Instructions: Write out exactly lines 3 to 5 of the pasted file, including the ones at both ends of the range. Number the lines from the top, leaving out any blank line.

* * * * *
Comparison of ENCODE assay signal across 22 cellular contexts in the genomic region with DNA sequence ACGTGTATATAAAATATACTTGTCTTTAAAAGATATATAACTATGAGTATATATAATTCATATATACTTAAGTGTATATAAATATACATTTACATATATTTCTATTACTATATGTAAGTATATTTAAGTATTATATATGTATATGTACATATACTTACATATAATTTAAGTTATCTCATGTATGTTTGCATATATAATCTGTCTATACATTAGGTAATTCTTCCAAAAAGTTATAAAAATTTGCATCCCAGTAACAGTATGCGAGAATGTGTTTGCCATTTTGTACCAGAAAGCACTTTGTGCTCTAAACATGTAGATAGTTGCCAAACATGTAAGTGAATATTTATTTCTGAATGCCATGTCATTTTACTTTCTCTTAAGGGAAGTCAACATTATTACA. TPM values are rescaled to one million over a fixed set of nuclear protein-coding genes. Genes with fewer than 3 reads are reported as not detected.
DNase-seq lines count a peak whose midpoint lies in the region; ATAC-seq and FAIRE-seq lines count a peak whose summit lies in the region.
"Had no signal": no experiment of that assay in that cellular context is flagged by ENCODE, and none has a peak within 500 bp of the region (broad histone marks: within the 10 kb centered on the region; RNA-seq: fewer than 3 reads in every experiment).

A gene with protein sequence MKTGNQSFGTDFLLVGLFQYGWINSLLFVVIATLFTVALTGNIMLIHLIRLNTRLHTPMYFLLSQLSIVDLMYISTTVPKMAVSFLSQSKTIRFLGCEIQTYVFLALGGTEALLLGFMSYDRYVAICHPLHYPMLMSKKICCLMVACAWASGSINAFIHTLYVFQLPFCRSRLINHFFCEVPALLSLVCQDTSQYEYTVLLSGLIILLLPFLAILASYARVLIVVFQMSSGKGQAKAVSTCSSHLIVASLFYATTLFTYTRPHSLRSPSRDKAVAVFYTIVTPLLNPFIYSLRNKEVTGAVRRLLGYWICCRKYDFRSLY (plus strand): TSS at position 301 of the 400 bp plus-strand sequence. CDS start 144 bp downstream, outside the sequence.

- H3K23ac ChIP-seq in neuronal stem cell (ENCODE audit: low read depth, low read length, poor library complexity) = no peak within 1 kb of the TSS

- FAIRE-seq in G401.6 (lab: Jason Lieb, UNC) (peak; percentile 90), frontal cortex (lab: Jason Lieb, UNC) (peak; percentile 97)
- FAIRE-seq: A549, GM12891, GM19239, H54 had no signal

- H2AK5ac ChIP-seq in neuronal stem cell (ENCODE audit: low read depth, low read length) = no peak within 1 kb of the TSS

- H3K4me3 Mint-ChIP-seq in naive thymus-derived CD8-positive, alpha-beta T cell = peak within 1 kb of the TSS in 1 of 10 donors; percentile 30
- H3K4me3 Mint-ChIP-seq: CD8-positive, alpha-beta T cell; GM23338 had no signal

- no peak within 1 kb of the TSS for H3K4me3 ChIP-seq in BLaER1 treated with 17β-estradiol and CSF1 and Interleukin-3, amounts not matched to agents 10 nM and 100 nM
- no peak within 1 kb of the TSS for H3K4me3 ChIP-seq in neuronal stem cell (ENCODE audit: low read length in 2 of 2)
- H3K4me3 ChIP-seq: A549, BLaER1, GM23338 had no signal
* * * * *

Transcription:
"Had no signal": no experiment of that assay in that cellular context is flagged by ENCODE, and none has a peak within 500 bp of the region (broad histone marks: within the 10 kb centered on the region; RNA-seq: fewer than 3 reads in every experiment).

A gene with protein sequence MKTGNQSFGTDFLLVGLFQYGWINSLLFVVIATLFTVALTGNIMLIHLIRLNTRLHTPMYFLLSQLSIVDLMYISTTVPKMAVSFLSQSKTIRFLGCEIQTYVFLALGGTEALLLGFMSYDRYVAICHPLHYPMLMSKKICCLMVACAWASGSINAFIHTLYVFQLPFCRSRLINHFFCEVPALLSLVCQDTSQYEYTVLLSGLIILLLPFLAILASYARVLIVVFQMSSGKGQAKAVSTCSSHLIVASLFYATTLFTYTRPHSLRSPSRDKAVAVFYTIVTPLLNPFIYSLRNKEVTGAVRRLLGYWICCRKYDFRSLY (plus strand): TSS at position 301 of the 400 bp plus-strand sequence. CDS start 144 bp downstream, outside the sequence.

- H3K23ac ChIP-seq in neuronal stem cell (ENCODE audit: low read depth, low read length, poor library complexity) = no peak within 1 kb of the TSS